Greek flock was coming out from early mass when I had
to pass them, but as I rode by I made them all understand what
a terrible disappointment it had been to me not to reach Tyre the
day before, and that possibly my mass (kadas) would have to be
later in the day on arrival.

I put up at a convent (Greek Orthodox) in Tyre, as I shrunk
from going in the middle of Sunday to the British Syrian Schools,
tempting as they looked in their pleasant gardens with inviting
school-house, school and chapel, and a few Christian teachers'
residences in charge of a Swiss lady, Madame Hisa I got
a room upstairs (unfurnished wholly) at the convent, where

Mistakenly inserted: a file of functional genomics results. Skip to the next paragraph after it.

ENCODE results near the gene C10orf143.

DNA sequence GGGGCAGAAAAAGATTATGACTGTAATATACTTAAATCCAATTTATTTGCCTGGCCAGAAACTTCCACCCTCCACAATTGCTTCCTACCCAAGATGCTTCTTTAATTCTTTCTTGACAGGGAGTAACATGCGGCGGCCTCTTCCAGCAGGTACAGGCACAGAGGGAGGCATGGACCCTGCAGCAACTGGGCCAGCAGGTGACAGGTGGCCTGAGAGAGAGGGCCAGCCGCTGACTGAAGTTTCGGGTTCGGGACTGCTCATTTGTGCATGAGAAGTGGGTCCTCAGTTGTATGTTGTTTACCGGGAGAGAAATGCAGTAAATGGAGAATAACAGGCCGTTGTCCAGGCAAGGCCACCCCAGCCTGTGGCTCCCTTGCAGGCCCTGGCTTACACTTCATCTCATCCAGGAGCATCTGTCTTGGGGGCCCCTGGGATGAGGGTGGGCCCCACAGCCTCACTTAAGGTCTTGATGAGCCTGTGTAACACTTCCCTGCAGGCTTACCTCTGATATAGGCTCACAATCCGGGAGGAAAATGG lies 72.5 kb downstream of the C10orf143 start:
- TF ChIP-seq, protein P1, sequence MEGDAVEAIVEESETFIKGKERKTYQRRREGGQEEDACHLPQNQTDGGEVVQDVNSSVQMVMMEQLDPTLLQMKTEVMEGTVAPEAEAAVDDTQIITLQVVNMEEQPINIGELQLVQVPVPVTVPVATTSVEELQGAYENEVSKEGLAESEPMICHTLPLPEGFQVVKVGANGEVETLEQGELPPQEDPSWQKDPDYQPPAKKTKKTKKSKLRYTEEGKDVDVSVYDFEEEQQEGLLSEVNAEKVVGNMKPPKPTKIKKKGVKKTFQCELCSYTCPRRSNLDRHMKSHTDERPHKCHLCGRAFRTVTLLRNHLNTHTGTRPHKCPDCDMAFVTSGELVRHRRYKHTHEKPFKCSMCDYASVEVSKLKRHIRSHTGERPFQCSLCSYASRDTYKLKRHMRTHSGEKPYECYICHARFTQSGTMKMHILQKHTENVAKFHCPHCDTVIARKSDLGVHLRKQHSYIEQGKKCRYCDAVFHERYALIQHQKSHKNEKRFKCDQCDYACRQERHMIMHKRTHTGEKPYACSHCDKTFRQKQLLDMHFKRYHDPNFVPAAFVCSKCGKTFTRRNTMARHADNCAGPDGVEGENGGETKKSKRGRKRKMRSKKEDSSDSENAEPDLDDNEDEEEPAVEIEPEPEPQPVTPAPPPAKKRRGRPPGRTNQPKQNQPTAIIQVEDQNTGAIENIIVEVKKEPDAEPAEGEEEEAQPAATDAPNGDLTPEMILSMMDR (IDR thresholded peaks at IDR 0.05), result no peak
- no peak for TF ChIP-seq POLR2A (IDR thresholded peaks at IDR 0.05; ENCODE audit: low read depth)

I propose to stay till to-morrow, and may spend the rest of
the week at Madame Hiss*, as it is scarcely possible to sleep at
night amid the rough discomforts of the room I occupy. The
days here, however, have been most helpful, as one hears and
talks Arabic from morning till night, and the various members of
the family, of whom there must be fourteen or fifteen, uncles,
parents, cousins, children, &c., besides friends and callers, select
my i-oom for pretty constant though friendly and well-intentioned
invasion. If I could bear it for a fortnight I ought to have made
a beautifully fresh start in the language.

Tyre is a sorely shrunken little place, though its streets are
kept cleaner and better paved than those of Jerusalem, Nazai*eth,
Hebron, and others I have seen. Almost each little court has
a palm in its centre, which gives an Oriental look. I have been
reading with interest the elaborately wrought detail of Ez. xxvi —
xxviii of ancient Tyre, its glories, and accumulated gains and